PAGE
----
China Faces Contrarian Calls for a Surprise Interest Rate Cut

China’s central bank is facing mounting calls to cut interest rates as fresh coronavirus outbreaks threaten to upend the recovery in the world’s second-largest economy.

Economists affiliated with the government see scope for lower interest rates, arguing that Beijing’s success in curbing debt growth means the central bank can ease policy without fueling financial risks. Their views contrast with global investment banks, who mostly see the People’s Bank of China keeping policy interest rates steady this year.​

China Faces Contrarian Calls for a Surprise Interest Rate Cut

Xu Hongcai, deputy director of the economic policy committee at the state-run think tank China Association of Policy Science, argues Beijing’s tightening regulations mean looser monetary policy “won’t create a huge risk or lead to a significant rise in property prices.”

Zhang Bin of the government-affiliated think tank Chinese Academy of Social Sciences said the clampdown on so-called “hidden” or off-balance sheet debt held by local governments has reduced Beijing’s fiscal firepower, meaning a greater role is needed for monetary policy to support growth.​

A reduction to any of the PBOC’s policy rates would be a decisive easing move that would go a step further than the surprise cut to the reserve requirement ratio last month.

The PBOC has denied the RRR cut meant a shift into broader easing, but markets have started pricing in lower rates, fueling a rally in government bond prices.

Liquidity Operation

The next window on the central bank’s thinking will be provided by 700 billion yuan ($108 billion) of one-year loans to banks maturing next week. Market strategists are taking the PBOC at its word: all but one of 11 surveyed by Bloomberg forecast no change in interest rates offered on the loans.

Most just expect the central bank will reduce the amount of that lending to offset some of the liquidity provided by the reserve requirement cut.

“The impact of the RRR cut is still being felt so there’s no need for a full rollover,” said Tommy Xie, head of Greater China research at Oversea-Chinese Banking Corp. There’s no urgency to cut interest rates as funding costs for the real economy have been declining, though another RRR cut is possible to help support small to medium enterprises, he added.

PBOC’s main policy interest rates to watch
  • Seven-day reverse repurchase: set daily, it’s been unchanged at 2.2% since March 2020
  • Medium-term lending facility: set at a monthly liquidity operation, the one-year rate has been unchanged at 2.95% since April 2020
  • Loan prime rate: the MLF rates serve as a basis for the loan prime rate, which is the de facto benchmark rate for new bank loans

When deciding key policy rates at which it lends to banks, the PBOC juggles three competing mandates: price and currency stability, supporting economic growth, and financial stability. Since 2017 the bank has become more hawkish as it increased emphasis on the stability goal, trying to limit the overall amount of debt in the economy, especially in property, shadow banking and off-balance sheet local government debt.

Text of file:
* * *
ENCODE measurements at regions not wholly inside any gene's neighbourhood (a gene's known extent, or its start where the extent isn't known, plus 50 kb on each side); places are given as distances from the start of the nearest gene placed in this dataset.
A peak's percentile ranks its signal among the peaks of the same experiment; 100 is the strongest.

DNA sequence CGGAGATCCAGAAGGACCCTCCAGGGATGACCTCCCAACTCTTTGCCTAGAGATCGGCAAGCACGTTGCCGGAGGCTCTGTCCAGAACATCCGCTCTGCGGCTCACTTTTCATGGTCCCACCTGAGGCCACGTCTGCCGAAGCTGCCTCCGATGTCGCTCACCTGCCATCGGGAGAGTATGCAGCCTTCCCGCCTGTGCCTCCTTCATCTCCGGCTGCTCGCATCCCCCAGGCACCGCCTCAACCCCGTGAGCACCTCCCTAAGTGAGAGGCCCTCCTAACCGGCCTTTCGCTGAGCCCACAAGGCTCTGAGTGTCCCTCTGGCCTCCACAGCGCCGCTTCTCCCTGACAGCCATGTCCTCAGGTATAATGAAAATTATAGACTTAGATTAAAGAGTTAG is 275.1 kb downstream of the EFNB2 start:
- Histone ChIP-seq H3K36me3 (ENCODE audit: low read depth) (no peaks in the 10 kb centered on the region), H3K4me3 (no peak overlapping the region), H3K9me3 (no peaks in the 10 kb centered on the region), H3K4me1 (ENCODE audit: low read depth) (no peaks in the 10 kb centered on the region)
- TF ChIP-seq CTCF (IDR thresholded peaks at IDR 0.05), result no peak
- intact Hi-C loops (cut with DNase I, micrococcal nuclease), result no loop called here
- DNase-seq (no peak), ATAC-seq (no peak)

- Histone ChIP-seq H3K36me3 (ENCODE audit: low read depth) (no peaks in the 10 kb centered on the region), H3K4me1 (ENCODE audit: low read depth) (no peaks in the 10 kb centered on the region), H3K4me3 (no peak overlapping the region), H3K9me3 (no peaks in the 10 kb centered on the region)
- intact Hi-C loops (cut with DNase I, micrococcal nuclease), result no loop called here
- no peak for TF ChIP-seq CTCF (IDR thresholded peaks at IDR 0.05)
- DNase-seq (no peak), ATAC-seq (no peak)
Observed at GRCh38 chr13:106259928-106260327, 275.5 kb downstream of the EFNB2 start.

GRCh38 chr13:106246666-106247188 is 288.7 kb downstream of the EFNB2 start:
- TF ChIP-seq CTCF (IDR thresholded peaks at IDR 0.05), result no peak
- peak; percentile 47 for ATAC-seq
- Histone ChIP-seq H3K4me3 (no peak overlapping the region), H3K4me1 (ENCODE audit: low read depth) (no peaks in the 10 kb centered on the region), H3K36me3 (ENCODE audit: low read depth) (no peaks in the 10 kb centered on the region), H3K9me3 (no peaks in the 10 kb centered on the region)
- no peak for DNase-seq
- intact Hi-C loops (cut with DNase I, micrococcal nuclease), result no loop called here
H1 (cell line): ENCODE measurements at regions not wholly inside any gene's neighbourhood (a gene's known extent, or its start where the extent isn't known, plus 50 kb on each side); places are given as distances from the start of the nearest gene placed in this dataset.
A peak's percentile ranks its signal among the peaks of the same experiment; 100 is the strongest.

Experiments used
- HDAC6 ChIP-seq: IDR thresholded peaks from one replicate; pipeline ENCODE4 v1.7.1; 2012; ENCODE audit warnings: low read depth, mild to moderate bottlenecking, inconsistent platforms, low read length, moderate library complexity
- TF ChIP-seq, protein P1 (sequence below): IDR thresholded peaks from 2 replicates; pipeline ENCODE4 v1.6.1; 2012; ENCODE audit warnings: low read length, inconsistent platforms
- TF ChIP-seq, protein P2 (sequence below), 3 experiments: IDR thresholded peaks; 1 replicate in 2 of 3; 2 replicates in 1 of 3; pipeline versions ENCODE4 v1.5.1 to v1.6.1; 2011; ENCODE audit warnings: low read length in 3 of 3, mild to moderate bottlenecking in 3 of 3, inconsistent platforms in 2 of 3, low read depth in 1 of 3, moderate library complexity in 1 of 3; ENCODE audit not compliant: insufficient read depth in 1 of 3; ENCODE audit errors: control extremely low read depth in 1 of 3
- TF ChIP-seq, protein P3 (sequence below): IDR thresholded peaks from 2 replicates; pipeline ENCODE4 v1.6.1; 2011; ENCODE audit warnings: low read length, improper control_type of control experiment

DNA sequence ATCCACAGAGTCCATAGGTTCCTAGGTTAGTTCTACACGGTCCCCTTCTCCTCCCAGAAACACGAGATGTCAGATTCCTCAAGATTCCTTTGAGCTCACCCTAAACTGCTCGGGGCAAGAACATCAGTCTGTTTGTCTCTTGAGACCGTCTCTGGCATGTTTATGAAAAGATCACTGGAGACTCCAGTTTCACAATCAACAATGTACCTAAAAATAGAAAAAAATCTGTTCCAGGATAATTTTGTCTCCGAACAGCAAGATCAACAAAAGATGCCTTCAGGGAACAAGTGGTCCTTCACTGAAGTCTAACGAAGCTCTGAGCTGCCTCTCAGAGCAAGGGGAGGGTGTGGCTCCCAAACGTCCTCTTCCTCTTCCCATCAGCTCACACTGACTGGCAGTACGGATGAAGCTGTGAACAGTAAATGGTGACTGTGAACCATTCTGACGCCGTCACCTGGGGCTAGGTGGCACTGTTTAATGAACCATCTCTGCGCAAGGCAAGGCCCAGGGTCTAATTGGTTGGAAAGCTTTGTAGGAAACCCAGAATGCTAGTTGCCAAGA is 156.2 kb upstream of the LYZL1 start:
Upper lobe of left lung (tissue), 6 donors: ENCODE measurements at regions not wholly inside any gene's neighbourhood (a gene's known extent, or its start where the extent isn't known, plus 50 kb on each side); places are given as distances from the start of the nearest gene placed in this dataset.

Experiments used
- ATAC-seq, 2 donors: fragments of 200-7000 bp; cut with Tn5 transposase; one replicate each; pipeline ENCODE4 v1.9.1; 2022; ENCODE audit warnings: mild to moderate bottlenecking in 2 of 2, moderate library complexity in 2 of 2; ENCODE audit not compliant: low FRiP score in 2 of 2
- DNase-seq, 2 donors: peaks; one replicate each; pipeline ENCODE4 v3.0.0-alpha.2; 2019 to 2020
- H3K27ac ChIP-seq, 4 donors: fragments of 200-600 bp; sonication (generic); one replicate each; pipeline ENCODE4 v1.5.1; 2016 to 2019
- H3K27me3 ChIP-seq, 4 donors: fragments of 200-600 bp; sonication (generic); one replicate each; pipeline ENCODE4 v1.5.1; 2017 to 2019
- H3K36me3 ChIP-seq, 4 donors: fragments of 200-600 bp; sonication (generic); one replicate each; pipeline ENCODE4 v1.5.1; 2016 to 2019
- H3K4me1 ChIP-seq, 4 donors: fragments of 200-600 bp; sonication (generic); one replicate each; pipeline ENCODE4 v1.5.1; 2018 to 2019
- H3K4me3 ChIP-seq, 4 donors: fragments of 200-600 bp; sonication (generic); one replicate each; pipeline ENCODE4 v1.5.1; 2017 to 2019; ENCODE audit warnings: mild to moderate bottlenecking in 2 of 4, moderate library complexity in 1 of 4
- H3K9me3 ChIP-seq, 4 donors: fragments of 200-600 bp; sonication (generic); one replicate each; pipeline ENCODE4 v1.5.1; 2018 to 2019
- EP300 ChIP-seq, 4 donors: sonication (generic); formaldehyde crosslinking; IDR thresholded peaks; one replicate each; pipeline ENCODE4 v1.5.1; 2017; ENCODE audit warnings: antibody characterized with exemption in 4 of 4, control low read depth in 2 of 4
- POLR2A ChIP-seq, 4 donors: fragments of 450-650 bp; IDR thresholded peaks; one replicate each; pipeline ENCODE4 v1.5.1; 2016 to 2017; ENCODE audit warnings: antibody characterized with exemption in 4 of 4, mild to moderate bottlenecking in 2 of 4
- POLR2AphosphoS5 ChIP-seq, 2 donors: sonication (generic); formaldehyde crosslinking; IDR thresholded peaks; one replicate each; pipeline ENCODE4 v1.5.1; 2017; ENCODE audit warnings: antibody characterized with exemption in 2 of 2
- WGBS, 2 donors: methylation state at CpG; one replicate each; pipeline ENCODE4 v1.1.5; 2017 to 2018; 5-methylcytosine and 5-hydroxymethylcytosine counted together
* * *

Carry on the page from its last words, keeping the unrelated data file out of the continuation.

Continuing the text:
The PBOC abandoned that campaign briefly to offset the pandemic, before resuming it late last year as it began winding back its stimulus and curbing credit growth in the economy.

Now it’s facing calls to shift that stance again given the threat to China’s recovery coming from a surge in virus cases linked to the fast-spreading delta variant. Some investment banks including Goldman Sachs Group Inc. have lowered their growth estimates for the third quarter and full year.

CASS’s Zhang urged officials to take strong action.

“We should lower interest rates as soon as possible, and the magnitude should be relatively big,” he said in a speech in late July. He was speaking at an event hosted by a think tank run by China’s State Council, which oversees the PBOC.

Underlying the argument for lower interest rates is the fact that many government-linked economists see less of a conflict between supporting economic growth and financial stability than before. Debt control efforts have been a success, they say, and the PBOC can lower key policy rates to encourage companies and local governments to borrow and invest, while still preventing credit flowing to risky sectors, like real estate.

Latest data show how the deleveraging campaign has transformed the structure of lending: growth of outstanding property-related loans was the slowest in eight years in the second quarter, while shadow banking assets have shrunk markedly as a proportion of new credit.

Credit data for July released late Wednesday also showed a marked slowdown.

China Faces Contrarian Calls for a Surprise Interest Rate Cut

Inflation doesn’t seem to be a constraint on the PBOC either, with consumer price growth well below the government’s target of around 3%. The surge in producer prices is also transitory, the bank said in its latest monetary policy report this week.

Another argument for lower rates is to bolster corporate investment growth, which had been sluggish even before the delta outbreak. Rising commodity prices have squeezed profitability for many companies, while the financing environment for private firms worsened last month, according to a Cheung Kong Graduate School of Business survey.

“We have to cut interest rates and the reserve requirement ratio, because only then investment can be boosted and the economic momentum will be lifted,” said Cao Heping, an economics professor at Peking University.

©2021 Bloomberg L.P.

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